friendships, travel

So You Want to Take a Solo Trip?

Ah, the joys of group trips where half who signed up drop out when the deposits are due, few are late with payments, arguments ensue about accommodations, and all before you even board the plane! Let’s face it, group trips can be enjoyable but most, if not all, come with some drama or arguments. If you’re like me and LOVE to travel, sometimes you don’t want to deal with the complicated mess of coordinating availability and itineraries. Sometimes you want to just book the flight and GO solo. But you haven’t.

Croatia

I don’t blame you. Stranger danger is real and traveling as a single woman comes with its fair share of worries. Heck, living as a single woman in everyday life is scary. When you add being somewhere where you may not speak the same language and may have to adhere to certain customs, traveling solo can be a crippling fear. Don’t fret, I’ve provided a few tips for how you can tackle your first solo trip safely.

Denver

Rule numero uno: For the first trip, pick somewhere where English is spoken throughout. English is spoken in MANY countries so do your research and decide which one most suits your interests. It can be nerve wracking landing in an airport where none of the signs are recognizable and you still have to make it to your hotel. For the first solo trip, take it easy and choose somewhere like the Caribbean and most of Western Europe. Canada counts (but not really). Make sure to stay at a well reviewed hotel. I’ve heard hostels are a good way to meet people but they’re not for me.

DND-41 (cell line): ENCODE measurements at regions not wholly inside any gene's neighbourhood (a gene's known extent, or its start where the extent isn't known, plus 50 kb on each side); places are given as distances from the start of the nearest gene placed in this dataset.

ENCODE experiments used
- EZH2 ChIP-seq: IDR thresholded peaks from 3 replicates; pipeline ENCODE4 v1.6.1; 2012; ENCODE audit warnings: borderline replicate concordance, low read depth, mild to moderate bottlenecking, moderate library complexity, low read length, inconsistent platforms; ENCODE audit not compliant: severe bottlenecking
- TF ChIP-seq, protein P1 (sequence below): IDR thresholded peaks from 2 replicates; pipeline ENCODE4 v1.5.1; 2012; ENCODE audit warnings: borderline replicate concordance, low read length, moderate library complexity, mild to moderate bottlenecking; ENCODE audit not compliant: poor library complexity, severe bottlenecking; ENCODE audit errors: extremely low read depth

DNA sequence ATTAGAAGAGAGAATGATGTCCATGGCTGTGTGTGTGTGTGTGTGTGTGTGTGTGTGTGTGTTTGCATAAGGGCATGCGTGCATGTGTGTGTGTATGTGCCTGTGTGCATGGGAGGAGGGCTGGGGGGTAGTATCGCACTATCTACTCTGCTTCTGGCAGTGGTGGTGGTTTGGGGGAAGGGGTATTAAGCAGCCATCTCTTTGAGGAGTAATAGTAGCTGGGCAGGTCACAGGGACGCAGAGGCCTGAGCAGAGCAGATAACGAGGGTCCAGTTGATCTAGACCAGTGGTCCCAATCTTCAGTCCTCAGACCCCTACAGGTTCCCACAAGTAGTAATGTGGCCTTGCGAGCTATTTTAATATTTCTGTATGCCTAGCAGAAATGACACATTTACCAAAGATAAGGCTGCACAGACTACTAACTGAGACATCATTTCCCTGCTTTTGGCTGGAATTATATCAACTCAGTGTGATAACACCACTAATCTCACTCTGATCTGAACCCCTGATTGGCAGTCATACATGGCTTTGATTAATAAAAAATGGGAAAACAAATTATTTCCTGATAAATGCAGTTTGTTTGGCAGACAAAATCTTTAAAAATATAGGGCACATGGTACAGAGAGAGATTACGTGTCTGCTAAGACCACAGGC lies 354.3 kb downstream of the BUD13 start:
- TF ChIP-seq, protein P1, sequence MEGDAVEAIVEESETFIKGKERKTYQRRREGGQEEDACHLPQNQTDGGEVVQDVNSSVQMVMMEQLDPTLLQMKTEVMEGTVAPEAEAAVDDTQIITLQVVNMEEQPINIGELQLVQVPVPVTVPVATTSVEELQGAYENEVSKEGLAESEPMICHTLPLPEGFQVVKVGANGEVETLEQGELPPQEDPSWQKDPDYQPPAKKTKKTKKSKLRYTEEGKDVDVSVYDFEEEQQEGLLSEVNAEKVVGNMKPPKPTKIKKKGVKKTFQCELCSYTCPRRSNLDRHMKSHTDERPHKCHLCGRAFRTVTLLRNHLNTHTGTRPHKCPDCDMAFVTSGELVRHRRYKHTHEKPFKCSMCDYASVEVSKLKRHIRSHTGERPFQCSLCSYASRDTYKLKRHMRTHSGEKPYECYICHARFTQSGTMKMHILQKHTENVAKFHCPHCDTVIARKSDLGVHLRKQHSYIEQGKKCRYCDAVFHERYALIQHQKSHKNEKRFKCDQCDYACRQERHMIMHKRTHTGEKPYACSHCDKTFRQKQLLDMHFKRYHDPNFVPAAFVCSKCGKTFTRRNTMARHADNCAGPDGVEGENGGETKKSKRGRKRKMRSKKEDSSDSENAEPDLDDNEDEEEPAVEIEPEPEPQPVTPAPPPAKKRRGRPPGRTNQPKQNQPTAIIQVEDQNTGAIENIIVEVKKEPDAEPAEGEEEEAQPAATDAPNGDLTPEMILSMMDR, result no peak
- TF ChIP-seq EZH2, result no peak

Two: Have a plan. Develop an itinerary of things you’d like to do, being sure to include group tours so you can meet other travelers. Trip Advisor, Lonely Planet, and Fodors are good places to start. Use google maps to gauge the distance between the airport and your hotel. Get familiar with where the sites are in relation to your hotel. Decide if you’re going to use cash or credit card. I find that using a card is easier for me and only exchange a few hundred dollars.

Three: Use common sense. If it’s a dark alley, don’t stumble down there. Keep your belongings secure. Keep your passport in your hotel room in a safety deposit box that you bought and a copy of your passport on your person at all times. If you’re drinking, don’t overdo it to the point where you lose control.

Four: Strike up conversation! I’ve met some amazing people during my travels and it was great because if I was with friends, I likely would not have taken the initiative.

Five: Follow me on Instagram @adrienvacances for more tips.

Paris
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